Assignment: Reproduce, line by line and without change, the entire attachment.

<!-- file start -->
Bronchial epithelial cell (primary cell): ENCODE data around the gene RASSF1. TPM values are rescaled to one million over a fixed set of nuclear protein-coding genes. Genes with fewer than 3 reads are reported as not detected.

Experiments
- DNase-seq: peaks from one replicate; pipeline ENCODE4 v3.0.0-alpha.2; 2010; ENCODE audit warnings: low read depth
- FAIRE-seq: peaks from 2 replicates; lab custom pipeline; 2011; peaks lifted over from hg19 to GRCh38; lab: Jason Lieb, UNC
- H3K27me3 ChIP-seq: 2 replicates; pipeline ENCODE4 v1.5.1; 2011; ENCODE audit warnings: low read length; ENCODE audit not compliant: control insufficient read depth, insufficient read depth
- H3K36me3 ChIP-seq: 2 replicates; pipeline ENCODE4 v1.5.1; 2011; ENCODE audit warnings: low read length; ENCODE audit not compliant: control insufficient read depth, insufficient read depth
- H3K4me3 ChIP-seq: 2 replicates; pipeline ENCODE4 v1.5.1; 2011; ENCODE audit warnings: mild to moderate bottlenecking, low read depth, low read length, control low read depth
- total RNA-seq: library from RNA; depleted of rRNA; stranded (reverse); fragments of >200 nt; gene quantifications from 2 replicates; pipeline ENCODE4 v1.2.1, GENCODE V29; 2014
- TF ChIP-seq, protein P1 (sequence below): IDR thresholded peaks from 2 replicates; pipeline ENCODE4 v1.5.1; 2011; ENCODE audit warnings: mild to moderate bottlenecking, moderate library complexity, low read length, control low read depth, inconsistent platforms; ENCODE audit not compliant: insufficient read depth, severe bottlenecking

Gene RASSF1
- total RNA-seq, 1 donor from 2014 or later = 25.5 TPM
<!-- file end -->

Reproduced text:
Bronchial epithelial cell (primary cell): ENCODE data around the gene RASSF1. TPM values are rescaled to one million over a fixed set of nuclear protein-coding genes. Genes with fewer than 3 reads are reported as not detected.

Experiments
- DNase-seq: peaks from one replicate; pipeline ENCODE4 v3.0.0-alpha.2; 2010; ENCODE audit warnings: low read depth
- FAIRE-seq: peaks from 2 replicates; lab custom pipeline; 2011; peaks lifted over from hg19 to GRCh38; lab: Jason Lieb, UNC
- H3K27me3 ChIP-seq: 2 replicates; pipeline ENCODE4 v1.5.1; 2011; ENCODE audit warnings: low read length; ENCODE audit not compliant: control insufficient read depth, insufficient read depth
- H3K36me3 ChIP-seq: 2 replicates; pipeline ENCODE4 v1.5.1; 2011; ENCODE audit warnings: low read length; ENCODE audit not compliant: control insufficient read depth, insufficient read depth
- H3K4me3 ChIP-seq: 2 replicates; pipeline ENCODE4 v1.5.1; 2011; ENCODE audit warnings: mild to moderate bottlenecking, low read depth, low read length, control low read depth
- total RNA-seq: library from RNA; depleted of rRNA; stranded (reverse); fragments of >200 nt; gene quantifications from 2 replicates; pipeline ENCODE4 v1.2.1, GENCODE V29; 2014
- TF ChIP-seq, protein P1 (sequence below): IDR thresholded peaks from 2 replicates; pipeline ENCODE4 v1.5.1; 2011; ENCODE audit warnings: mild to moderate bottlenecking, moderate library complexity, low read length, control low read depth, inconsistent platforms; ENCODE audit not compliant: insufficient read depth, severe bottlenecking

Gene RASSF1
- total RNA-seq, 1 donor from 2014 or later = 25.5 TPM